So the world knows now that I am an unashamed geeky fan-girl when it comes to Sarah Rees Brennan. I think it's because she is so very tall...no, seriously. It's because she is a hugely talented writer and a genuinly lovely person, to boot. Sarah and her publishers agreed to let Sarah pop over to MFB to do a guest blog! So, here she is, in her own words:
We Are Walking Over Bones: Building a Magical England
Fantasy set in our world is called urban fantasy for a reason: to build magic into a real place, a place people are familiar with, you have to really concentrate on that place. Otherwise it won't seem real, and the magic won't seem real either.
I'm not sure I have any simple effective guidelines for world-building - I wish I did - but I do have some thoughts. World-building in urban fantasy means examining the real world really closely, and then building a convincing model with added bits. So choose somewhere that you know well or that you find yourself wanting to get to know well.
Of course, I got the germs of the idea for The Demon's Lexicon on a walking holiday around England, and so I ended up with an idea about two brothers on the run throughout England. Landing me with two central cities, London and Exeter, and assorted locations around England.
... I do not make life easy for myself.
Luckily for me, I was living near London when I wrote it, though it meant a lot of daytrips at the weekends. I took three different trips down to Exeter, where reports of me trespassing on private property may be true but cannot be proven! I still remember taking a Ghost Walk around Exeter, where standing in the shadow of the cathedral, we were told that the scattered bones of plague victims were lying beneath our feet.
So once you're inspired by your surroundings, and you've taken a giant amount of trips and notes about them, there's the question of actually using them: of making the surroundings do your work for you: in China Mieville's Un Lun Dun, he uses the familiar landmarks of London and inverts them to signal that we're in a new and magical place: he puts giant spiders in Westminster Abbey and gives a whole new spin to the London Eye. In Neil Gaiman's Neverwhere, he posits a fantastical world lived in the in-between of abandoned Tube stations.
London's got history to burn, and the smoke ends up looking like magic.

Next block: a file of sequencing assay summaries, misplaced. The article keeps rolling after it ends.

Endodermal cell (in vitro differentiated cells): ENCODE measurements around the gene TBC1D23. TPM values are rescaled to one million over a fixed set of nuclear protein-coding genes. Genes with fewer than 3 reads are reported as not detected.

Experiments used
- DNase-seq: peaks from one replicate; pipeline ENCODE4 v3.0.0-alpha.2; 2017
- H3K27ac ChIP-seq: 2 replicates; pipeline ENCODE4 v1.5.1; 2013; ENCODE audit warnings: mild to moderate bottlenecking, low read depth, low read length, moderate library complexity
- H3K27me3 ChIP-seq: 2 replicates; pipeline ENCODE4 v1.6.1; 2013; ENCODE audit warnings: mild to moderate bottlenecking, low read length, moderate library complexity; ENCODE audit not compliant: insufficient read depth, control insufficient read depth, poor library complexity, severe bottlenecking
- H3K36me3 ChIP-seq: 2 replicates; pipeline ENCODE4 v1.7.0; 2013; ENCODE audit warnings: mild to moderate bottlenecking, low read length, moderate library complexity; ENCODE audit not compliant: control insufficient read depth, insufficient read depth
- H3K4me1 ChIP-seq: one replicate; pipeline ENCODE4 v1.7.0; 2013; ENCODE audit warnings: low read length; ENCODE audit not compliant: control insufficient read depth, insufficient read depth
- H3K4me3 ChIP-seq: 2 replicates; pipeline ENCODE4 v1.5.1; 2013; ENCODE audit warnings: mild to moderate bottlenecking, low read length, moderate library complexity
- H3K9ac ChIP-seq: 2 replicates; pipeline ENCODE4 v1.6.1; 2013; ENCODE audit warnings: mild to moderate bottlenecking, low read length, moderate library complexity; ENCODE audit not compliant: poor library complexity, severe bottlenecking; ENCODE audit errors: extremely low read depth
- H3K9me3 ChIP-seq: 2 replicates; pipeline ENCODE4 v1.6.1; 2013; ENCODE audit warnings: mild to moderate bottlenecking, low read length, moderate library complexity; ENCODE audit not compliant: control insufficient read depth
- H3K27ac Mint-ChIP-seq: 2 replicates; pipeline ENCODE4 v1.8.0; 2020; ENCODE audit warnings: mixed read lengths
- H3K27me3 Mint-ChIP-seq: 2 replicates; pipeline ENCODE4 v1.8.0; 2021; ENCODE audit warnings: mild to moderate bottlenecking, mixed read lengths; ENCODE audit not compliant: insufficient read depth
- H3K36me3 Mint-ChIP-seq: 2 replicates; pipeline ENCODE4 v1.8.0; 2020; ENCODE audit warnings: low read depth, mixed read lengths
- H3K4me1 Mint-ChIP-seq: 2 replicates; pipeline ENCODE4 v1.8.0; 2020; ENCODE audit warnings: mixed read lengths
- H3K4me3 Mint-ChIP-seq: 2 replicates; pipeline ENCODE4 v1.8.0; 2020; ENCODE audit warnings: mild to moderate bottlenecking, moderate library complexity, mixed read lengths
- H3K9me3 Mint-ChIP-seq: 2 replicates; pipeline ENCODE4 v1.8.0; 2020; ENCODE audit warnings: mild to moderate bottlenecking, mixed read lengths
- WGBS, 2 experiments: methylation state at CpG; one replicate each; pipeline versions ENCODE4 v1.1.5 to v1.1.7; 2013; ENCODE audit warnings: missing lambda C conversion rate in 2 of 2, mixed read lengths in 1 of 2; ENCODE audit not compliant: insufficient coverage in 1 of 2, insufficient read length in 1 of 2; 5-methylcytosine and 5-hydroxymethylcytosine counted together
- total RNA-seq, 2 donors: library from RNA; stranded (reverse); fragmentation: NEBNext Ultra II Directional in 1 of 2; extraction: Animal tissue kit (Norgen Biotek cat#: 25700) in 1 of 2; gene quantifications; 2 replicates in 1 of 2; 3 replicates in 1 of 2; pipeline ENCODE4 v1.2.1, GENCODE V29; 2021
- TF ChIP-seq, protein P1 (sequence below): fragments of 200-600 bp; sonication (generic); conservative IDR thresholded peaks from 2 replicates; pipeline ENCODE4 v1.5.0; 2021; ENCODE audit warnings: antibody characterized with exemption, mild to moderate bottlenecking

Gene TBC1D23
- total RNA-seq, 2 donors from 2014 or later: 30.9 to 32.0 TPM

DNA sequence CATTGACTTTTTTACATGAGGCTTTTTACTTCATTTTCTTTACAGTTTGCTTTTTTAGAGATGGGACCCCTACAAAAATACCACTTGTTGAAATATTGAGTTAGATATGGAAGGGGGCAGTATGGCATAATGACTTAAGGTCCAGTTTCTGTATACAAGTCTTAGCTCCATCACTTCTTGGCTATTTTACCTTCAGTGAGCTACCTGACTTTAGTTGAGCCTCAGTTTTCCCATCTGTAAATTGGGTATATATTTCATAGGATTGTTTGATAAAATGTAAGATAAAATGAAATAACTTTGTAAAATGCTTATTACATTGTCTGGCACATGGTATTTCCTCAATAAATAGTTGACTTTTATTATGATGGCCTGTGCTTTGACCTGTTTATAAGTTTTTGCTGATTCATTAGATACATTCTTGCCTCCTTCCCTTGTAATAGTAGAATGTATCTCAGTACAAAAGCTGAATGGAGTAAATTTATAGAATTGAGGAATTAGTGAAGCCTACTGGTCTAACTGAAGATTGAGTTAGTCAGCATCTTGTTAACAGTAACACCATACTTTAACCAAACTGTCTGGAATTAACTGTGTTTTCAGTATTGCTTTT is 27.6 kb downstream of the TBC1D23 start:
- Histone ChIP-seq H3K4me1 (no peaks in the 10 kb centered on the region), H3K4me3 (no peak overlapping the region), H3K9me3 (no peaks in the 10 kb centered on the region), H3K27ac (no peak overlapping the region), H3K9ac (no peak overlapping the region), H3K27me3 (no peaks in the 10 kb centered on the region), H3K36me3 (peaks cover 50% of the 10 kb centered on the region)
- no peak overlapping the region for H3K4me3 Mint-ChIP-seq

Tower Bridge is gorgeous: it has fairytale towers that turn gold in the setting sun, and it makes me happy just to look at it: so I introduced it into the story at night, in driving rain, and made the towers look like enemy fortresses to my hero Nick: turning something lovely and familiar into something awful, holding up a mirror to the landscape angled just so.
'Tell all the truth, but tell it slant,' said Emily Dickinson. Er. Not about world-building, mind you, but still: putting down everything you know and then putting your own slant on it is what seems best - most vivid, and most convincing - to me.
There is a sculpture in Exeter, on the high street, that Nick notices and thinks looks like a knife - making the scenery a little dangerous and indicating that Nick is the kind of person who sees knives in statues, who had a bit too much of an affinity with pointy objects of death.
But there's an added layer in there for people who are familiar with the city, and the sculpture. The thing standing at the heart of the city isn't a knife. It's a riddle.
So maybe I do have simple suggested guidelines for urban fantasy worldbuilding, after all.
Love it. Study it. Build it. And then work it.
Wow - awesome post! Pure and utter muse-crack (my favourite made-up word, ever).
I have got 2 sets of party favours to give away which we nabbed at Sarah's signing last week. These are the unutterably cool buttons to wear with pride. Please email into myfavouritebooksatblogspot(at)googlemail(dot)com for a chance to win. The competition will close on Friday, 27th June. Open world-wide!